"Buenos dias", "buenas noches" -- this was the first words in a foreign language I heard in my life, as a three-year old boy growing up in developing post-war Western Germany, where the first gastarbeiters had arrived from Spain. Fascinated by the strange sounds, I tried to get to know some more languages, the only opportunity being TV courses of English and French -- there was no foreign language education for pre-teen school children in Germany yet in those days. Read more
To find some answers Tim Machan explores the language's present and past, and looks ahead to its futures among the one and a half billion people who speak it. His search is fascinating and important, for definitions of English have influenced education and law in many countries and helped shape the identities of those who live in them.
This volume provides a new perspective on the evolution of the special language of medicine, based on the electronic corpus of Early Modern English Medical Texts, containing over two million words of medical writing from 1500 to 1700.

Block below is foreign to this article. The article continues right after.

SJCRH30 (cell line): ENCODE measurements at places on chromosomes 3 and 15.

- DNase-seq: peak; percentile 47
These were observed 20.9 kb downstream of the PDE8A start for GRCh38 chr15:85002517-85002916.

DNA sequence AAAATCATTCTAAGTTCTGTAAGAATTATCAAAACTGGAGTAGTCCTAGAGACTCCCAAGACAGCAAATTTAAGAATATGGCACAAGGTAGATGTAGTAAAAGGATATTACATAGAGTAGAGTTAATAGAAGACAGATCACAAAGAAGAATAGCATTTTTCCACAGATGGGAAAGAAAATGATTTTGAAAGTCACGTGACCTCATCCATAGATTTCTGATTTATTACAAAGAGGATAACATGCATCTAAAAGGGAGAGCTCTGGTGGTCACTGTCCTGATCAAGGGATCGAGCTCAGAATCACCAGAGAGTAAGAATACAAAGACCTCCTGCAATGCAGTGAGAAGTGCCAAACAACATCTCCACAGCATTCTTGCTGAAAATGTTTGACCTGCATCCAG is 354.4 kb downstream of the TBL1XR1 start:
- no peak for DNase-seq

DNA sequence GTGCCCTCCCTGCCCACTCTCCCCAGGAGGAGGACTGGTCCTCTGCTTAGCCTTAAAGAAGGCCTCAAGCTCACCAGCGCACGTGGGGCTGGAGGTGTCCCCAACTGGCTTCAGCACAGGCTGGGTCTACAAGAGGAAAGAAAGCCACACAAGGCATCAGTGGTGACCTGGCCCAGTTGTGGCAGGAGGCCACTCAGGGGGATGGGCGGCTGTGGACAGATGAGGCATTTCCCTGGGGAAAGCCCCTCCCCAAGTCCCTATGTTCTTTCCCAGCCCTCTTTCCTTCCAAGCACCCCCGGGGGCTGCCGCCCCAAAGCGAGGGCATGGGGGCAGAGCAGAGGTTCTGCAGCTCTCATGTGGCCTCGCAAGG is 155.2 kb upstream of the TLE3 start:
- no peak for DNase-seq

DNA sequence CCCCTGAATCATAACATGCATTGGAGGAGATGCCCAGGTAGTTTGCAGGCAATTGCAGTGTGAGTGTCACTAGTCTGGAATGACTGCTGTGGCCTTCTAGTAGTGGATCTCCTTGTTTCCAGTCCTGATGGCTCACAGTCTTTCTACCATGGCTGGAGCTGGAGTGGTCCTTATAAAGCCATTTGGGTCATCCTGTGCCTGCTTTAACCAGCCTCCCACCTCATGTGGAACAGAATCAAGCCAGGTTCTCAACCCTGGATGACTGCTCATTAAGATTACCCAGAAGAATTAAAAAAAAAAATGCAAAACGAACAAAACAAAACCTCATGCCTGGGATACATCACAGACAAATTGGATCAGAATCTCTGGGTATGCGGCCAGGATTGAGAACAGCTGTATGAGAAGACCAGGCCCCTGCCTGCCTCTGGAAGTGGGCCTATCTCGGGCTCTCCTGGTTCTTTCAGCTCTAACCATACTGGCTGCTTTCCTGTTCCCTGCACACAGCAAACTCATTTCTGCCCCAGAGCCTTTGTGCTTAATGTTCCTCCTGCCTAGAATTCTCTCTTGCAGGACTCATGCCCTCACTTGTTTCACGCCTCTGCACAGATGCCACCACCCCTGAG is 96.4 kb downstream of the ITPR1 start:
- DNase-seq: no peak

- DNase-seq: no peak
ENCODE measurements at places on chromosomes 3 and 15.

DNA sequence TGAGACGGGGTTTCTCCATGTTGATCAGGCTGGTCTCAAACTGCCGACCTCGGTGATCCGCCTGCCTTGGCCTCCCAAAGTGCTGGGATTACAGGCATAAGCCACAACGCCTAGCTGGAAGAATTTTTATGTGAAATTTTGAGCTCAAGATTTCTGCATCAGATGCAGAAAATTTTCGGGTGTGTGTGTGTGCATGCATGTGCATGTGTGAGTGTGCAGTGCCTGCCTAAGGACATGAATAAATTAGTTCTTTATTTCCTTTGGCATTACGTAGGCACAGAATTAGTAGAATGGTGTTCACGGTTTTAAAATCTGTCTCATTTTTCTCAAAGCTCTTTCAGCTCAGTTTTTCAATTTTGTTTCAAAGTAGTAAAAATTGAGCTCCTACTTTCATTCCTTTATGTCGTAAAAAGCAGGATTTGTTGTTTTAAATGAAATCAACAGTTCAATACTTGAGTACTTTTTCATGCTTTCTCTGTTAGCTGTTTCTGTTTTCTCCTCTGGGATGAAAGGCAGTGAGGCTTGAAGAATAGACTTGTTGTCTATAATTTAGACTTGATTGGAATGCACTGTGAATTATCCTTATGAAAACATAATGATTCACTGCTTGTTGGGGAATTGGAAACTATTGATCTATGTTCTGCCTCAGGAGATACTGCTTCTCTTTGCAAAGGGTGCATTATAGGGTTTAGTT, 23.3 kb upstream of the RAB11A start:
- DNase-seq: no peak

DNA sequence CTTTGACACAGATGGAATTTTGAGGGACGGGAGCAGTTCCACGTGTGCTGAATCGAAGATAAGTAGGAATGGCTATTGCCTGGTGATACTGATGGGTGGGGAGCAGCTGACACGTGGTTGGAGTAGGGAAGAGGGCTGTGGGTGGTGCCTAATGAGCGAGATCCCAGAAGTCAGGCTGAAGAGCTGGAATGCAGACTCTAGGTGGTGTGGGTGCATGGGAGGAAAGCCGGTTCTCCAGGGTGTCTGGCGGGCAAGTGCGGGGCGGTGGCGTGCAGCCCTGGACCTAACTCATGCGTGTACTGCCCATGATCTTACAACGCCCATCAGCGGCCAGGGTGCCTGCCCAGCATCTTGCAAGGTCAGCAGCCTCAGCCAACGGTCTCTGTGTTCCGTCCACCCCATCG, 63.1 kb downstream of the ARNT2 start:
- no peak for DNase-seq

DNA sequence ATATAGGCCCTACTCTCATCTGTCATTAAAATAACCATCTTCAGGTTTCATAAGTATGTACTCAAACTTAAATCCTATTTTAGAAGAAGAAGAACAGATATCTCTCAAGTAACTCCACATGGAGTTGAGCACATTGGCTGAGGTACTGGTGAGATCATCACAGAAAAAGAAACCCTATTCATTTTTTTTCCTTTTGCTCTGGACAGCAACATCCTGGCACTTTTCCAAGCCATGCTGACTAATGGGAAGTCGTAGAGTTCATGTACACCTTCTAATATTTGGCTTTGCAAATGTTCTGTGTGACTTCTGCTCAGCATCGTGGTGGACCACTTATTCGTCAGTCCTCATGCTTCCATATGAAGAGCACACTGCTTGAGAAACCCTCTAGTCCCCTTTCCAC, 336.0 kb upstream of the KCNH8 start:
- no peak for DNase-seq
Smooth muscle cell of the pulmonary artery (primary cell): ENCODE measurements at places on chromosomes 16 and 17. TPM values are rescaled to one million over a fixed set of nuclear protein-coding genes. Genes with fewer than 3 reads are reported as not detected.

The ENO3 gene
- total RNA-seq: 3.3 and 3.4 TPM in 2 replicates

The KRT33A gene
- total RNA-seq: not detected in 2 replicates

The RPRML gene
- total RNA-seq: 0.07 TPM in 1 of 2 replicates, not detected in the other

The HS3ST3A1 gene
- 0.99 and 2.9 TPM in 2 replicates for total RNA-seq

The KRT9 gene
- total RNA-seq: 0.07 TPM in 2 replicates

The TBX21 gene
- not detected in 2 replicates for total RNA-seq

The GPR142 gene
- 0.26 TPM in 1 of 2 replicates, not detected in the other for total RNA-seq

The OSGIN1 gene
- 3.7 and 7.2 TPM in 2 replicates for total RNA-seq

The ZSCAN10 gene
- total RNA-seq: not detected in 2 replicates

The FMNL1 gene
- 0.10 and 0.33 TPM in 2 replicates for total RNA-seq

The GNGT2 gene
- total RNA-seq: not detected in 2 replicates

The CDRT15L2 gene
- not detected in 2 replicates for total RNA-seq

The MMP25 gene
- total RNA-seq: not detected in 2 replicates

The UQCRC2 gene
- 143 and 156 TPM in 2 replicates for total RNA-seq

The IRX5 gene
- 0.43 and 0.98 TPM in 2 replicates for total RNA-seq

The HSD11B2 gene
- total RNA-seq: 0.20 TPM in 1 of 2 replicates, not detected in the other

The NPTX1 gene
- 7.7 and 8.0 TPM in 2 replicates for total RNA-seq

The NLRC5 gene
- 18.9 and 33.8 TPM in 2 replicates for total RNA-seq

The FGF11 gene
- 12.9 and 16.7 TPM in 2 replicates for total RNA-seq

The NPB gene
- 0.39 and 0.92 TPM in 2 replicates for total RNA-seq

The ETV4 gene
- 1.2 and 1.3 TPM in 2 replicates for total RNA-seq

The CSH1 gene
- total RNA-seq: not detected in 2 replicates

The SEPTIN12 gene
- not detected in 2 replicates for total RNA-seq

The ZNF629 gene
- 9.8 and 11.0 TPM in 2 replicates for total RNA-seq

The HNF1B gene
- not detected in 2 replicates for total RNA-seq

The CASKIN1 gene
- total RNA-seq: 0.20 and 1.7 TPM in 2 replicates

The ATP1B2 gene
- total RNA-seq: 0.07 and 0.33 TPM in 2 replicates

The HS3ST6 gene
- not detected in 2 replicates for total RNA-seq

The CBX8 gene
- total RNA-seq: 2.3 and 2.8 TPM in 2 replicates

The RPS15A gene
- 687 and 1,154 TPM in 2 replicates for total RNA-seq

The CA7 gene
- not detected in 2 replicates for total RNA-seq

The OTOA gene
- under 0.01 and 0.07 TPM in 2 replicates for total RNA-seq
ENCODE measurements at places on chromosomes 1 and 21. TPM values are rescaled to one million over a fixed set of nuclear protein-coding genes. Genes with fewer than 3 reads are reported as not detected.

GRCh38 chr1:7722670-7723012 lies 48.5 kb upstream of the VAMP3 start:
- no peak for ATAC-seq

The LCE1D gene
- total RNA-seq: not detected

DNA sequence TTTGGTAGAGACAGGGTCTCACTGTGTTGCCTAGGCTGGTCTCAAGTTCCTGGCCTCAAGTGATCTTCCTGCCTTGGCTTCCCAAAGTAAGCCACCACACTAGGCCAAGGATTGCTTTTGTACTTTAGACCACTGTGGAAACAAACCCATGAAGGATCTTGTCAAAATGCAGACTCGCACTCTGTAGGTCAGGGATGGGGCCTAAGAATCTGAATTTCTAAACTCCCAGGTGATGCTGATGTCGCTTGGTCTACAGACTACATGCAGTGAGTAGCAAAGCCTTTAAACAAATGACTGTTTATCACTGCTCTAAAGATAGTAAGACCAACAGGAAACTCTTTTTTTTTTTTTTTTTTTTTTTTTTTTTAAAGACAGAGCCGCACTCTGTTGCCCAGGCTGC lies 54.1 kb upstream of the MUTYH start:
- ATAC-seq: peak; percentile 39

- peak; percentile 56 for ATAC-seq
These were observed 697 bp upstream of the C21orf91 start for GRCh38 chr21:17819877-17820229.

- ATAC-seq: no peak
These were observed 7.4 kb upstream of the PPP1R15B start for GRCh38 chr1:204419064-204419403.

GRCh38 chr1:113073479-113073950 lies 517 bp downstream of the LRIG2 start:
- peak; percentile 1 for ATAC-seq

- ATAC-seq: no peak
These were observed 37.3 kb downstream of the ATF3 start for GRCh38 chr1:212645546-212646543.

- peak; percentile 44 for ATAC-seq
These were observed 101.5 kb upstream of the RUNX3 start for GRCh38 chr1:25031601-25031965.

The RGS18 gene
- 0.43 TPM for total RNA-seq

The wider spread of recently published studies concerning the mixing of languages as well as the current refinement of theoretical approaches toward the analysis of mixed speech suggest that the publication of a sequel to Codeswitching Worldwide has become necessary. Section One of this volume contains contributions on theoretical issues with special emphasis on Myers-Scotton's Matrix Language Frame model and also includes a debate on which has to be the basis of analysis when two or more languages co-occur in speech or writing, the Projection of Complementizer or the actual sentence. Later sections focus on some purely linguistic aspects of such language mixture but also on the difference between oral and written codeswitching, on the emergence of new ethnicities as a result of the joint use of two languages and finally the use of codeswitching in foreign language education. Over a dozen different language pairs are here considered, among which some like Bulgarian-Russian, Assyrian-English, French-Hebrew had not been studied before. The inclusion of this large number of language pairs enriches the reader's knowledge of existent language mixtures and points to the underlying view that the greater knowledge that one gathers on different codeswitching phenomena, the closer he gets to comprehending the universality of switching regardless of the language involved. The author's scholarly reputation in the field of codeswitching research worldwide adds to the importance of the present volume that is invaluable for academics and advanced language students alike.